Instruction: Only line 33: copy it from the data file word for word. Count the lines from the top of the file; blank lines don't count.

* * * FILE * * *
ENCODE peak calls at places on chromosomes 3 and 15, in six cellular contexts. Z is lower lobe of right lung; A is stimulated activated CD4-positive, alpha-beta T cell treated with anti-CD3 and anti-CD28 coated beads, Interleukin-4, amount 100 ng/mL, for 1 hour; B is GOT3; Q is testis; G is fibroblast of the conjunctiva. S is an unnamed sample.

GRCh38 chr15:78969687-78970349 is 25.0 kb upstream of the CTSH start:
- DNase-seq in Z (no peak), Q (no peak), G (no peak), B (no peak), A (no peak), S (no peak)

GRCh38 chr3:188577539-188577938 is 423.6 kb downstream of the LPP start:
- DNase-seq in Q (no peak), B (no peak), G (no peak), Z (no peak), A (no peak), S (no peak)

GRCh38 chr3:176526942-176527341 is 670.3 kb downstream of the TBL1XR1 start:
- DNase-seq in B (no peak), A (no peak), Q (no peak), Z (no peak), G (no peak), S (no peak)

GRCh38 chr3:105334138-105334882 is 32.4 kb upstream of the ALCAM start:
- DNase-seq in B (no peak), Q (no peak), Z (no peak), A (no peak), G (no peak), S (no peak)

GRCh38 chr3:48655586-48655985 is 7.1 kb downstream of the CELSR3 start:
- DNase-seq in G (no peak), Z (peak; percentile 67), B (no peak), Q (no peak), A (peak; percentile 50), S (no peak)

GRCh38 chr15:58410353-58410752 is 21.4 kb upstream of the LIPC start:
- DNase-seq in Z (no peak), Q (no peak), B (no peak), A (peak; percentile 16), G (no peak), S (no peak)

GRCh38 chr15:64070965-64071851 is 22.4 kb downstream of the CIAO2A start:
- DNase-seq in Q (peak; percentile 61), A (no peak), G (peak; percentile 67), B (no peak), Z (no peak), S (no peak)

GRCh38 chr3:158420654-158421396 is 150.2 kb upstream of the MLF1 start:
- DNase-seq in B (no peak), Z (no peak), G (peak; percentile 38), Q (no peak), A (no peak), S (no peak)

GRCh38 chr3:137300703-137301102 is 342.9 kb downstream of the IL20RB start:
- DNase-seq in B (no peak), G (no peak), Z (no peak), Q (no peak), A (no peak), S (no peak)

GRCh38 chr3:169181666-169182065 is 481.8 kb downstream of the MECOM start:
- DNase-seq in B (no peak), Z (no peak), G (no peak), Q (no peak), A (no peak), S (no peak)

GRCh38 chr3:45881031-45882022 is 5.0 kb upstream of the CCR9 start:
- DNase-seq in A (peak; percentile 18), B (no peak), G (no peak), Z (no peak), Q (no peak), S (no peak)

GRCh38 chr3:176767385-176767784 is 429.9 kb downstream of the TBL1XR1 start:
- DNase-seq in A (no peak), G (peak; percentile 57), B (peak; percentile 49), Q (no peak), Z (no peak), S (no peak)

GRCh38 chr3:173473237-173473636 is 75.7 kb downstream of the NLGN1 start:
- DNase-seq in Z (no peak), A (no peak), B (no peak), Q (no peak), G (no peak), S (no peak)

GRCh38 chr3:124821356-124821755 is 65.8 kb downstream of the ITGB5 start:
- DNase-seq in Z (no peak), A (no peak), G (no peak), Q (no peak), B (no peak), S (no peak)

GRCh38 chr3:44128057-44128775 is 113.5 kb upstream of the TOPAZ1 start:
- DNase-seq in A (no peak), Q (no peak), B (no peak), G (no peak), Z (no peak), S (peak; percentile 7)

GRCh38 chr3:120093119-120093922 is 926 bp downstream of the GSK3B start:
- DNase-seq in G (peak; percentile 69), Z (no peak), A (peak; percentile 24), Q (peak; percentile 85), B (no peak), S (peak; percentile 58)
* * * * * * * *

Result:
- DNase-seq in G (peak; percentile 69), Z (no peak), A (peak; percentile 24), Q (peak; percentile 85), B (no peak), S (peak; percentile 58)